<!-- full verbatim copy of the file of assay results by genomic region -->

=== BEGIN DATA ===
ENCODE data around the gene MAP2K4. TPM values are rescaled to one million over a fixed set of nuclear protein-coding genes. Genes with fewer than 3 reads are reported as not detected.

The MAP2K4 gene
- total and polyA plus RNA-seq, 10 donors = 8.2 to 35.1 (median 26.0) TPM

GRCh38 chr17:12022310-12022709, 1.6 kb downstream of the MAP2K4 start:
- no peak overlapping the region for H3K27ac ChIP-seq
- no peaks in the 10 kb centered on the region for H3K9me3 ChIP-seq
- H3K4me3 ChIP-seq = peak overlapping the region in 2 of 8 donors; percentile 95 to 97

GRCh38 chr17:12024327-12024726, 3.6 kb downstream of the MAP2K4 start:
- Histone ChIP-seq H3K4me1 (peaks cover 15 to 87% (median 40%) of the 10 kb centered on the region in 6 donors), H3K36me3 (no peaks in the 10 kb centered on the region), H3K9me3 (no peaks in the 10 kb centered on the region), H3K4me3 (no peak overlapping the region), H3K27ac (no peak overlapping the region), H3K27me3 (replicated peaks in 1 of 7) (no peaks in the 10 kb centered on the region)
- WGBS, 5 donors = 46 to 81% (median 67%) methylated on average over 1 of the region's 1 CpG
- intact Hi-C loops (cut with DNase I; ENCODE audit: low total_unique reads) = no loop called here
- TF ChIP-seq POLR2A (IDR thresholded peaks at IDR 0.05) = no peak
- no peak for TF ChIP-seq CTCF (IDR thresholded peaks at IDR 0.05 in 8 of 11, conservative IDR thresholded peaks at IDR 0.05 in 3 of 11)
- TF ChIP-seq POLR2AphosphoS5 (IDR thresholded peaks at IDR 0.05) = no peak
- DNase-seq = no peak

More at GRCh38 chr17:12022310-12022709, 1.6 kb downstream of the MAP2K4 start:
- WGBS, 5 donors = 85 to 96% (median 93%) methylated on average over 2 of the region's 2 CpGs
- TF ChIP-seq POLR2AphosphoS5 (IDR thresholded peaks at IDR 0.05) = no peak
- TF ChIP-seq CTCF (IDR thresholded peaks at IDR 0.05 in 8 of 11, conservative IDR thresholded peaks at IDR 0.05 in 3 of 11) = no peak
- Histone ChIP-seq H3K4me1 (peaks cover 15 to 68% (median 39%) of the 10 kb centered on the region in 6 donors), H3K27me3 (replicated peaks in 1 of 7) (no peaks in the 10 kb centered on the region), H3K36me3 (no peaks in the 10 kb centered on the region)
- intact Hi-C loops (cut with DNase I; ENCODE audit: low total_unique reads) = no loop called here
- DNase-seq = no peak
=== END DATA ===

ENCODE data around the gene MAP2K4. TPM values are rescaled to one million over a fixed set of nuclear protein-coding genes. Genes with fewer than 3 reads are reported as not detected.

The MAP2K4 gene
- total and polyA plus RNA-seq, 10 donors = 8.2 to 35.1 (median 26.0) TPM

GRCh38 chr17:12022310-12022709, 1.6 kb downstream of the MAP2K4 start:
- no peak overlapping the region for H3K27ac ChIP-seq
- no peaks in the 10 kb centered on the region for H3K9me3 ChIP-seq
- H3K4me3 ChIP-seq = peak overlapping the region in 2 of 8 donors; percentile 95 to 97

GRCh38 chr17:12024327-12024726, 3.6 kb downstream of the MAP2K4 start:
- Histone ChIP-seq H3K4me1 (peaks cover 15 to 87% (median 40%) of the 10 kb centered on the region in 6 donors), H3K36me3 (no peaks in the 10 kb centered on the region), H3K9me3 (no peaks in the 10 kb centered on the region), H3K4me3 (no peak overlapping the region), H3K27ac (no peak overlapping the region), H3K27me3 (replicated peaks in 1 of 7) (no peaks in the 10 kb centered on the region)
- WGBS, 5 donors = 46 to 81% (median 67%) methylated on average over 1 of the region's 1 CpG
- intact Hi-C loops (cut with DNase I; ENCODE audit: low total_unique reads) = no loop called here
- TF ChIP-seq POLR2A (IDR thresholded peaks at IDR 0.05) = no peak
- no peak for TF ChIP-seq CTCF (IDR thresholded peaks at IDR 0.05 in 8 of 11, conservative IDR thresholded peaks at IDR 0.05 in 3 of 11)
- TF ChIP-seq POLR2AphosphoS5 (IDR thresholded peaks at IDR 0.05) = no peak
- DNase-seq = no peak

More at GRCh38 chr17:12022310-12022709, 1.6 kb downstream of the MAP2K4 start:
- WGBS, 5 donors = 85 to 96% (median 93%) methylated on average over 2 of the region's 2 CpGs
- TF ChIP-seq POLR2AphosphoS5 (IDR thresholded peaks at IDR 0.05) = no peak
- TF ChIP-seq CTCF (IDR thresholded peaks at IDR 0.05 in 8 of 11, conservative IDR thresholded peaks at IDR 0.05 in 3 of 11) = no peak
- Histone ChIP-seq H3K4me1 (peaks cover 15 to 68% (median 39%) of the 10 kb centered on the region in 6 donors), H3K27me3 (replicated peaks in 1 of 7) (no peaks in the 10 kb centered on the region), H3K36me3 (no peaks in the 10 kb centered on the region)
- intact Hi-C loops (cut with DNase I; ENCODE audit: low total_unique reads) = no loop called here
- DNase-seq = no peak